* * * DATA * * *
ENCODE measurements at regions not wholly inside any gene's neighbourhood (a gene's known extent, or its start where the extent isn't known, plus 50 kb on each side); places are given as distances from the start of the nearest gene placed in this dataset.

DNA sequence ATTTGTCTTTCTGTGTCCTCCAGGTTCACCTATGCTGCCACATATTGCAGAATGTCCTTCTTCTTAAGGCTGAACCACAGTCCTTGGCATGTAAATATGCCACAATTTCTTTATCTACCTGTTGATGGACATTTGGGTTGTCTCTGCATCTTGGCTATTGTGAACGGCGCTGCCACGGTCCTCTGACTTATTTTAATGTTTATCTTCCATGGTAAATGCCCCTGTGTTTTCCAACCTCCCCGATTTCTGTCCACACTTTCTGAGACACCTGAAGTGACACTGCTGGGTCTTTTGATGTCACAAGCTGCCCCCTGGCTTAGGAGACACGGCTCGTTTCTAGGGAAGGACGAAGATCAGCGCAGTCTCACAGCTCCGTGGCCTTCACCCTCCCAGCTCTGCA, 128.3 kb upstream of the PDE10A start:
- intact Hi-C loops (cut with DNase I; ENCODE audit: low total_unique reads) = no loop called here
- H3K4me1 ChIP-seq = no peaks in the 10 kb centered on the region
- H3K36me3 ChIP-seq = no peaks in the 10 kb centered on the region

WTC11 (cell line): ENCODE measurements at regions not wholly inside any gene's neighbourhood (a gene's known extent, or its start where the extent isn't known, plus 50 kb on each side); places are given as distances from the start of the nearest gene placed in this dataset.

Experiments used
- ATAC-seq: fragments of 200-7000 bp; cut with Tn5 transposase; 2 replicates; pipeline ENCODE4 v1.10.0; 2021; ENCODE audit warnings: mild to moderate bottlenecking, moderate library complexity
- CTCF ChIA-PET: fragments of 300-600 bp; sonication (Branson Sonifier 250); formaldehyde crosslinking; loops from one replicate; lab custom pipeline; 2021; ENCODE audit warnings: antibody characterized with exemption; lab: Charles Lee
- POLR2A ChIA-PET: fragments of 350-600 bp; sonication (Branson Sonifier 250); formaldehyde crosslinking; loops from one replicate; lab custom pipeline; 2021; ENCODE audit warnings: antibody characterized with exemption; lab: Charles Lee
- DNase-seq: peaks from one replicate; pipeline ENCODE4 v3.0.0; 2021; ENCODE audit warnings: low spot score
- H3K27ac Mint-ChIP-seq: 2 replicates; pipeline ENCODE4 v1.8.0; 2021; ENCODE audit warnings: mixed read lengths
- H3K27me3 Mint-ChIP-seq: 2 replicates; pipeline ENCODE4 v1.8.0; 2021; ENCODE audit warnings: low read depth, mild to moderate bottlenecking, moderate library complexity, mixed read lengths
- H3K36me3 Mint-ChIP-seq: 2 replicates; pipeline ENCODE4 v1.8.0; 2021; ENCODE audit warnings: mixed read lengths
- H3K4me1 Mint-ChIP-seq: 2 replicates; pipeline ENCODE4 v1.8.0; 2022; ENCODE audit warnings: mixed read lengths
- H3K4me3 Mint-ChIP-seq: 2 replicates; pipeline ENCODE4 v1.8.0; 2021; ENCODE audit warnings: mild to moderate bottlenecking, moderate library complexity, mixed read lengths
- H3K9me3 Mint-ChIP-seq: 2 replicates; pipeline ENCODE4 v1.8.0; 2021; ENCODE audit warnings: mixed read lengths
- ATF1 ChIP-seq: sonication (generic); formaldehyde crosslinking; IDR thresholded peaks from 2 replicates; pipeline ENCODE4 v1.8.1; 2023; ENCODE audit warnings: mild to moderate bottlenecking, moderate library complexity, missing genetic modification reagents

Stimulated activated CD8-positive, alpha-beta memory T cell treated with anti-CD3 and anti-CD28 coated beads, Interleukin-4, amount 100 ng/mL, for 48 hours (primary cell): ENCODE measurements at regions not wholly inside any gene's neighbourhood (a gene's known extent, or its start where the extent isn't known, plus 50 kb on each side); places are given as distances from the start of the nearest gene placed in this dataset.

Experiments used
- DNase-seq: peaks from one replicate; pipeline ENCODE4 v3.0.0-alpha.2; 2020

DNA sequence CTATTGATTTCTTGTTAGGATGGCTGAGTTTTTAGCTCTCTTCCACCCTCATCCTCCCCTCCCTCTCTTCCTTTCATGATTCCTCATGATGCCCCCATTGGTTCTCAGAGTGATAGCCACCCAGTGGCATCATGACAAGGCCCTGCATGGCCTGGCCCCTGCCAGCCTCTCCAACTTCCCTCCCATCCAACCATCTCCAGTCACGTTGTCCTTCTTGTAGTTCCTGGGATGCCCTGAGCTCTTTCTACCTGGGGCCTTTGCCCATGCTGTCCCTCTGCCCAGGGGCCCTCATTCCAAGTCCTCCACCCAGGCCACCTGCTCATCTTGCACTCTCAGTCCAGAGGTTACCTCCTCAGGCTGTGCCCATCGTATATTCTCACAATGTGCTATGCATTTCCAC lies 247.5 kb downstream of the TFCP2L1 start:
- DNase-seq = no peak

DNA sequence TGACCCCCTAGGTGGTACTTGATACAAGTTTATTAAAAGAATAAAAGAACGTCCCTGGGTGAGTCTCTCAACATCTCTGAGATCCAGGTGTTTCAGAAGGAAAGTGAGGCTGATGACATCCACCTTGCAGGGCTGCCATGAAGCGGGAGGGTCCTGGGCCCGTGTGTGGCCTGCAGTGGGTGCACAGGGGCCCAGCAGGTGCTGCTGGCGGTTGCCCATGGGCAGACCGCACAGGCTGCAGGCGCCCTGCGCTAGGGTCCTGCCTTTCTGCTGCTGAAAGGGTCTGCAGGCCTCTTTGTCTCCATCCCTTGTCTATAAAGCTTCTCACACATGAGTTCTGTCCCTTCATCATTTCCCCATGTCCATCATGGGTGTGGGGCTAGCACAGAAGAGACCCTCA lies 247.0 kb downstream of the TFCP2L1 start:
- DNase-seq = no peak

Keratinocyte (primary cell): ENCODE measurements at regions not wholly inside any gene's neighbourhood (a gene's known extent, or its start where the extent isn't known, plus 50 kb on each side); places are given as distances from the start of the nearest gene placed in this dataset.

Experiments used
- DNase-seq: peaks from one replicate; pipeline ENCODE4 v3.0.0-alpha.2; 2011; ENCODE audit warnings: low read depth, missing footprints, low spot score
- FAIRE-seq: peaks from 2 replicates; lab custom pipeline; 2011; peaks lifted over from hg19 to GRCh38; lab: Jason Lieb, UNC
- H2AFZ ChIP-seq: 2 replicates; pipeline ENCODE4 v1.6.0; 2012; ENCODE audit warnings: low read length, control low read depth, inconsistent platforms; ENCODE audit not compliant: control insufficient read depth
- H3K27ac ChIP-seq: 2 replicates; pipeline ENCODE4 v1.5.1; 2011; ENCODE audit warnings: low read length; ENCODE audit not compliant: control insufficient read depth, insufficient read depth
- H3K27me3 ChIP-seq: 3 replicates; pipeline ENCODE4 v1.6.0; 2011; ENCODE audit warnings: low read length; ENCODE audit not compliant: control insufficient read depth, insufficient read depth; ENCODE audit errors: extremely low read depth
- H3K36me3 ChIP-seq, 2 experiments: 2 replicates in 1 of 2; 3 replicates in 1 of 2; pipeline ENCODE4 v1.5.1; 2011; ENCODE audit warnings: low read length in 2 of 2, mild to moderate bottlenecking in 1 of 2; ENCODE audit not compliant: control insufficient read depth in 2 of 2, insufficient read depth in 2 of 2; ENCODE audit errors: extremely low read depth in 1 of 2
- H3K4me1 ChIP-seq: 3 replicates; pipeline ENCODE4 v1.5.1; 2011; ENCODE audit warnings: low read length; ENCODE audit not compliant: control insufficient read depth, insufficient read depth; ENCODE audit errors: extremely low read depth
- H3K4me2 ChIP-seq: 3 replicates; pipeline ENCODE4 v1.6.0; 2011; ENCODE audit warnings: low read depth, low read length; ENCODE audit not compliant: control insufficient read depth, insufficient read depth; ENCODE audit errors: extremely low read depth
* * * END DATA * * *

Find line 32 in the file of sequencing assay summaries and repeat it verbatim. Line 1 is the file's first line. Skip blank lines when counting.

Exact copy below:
- H3K27me3 ChIP-seq: 3 replicates; pipeline ENCODE4 v1.6.0; 2011; ENCODE audit warnings: low read length; ENCODE audit not compliant: control insufficient read depth, insufficient read depth; ENCODE audit errors: extremely low read depth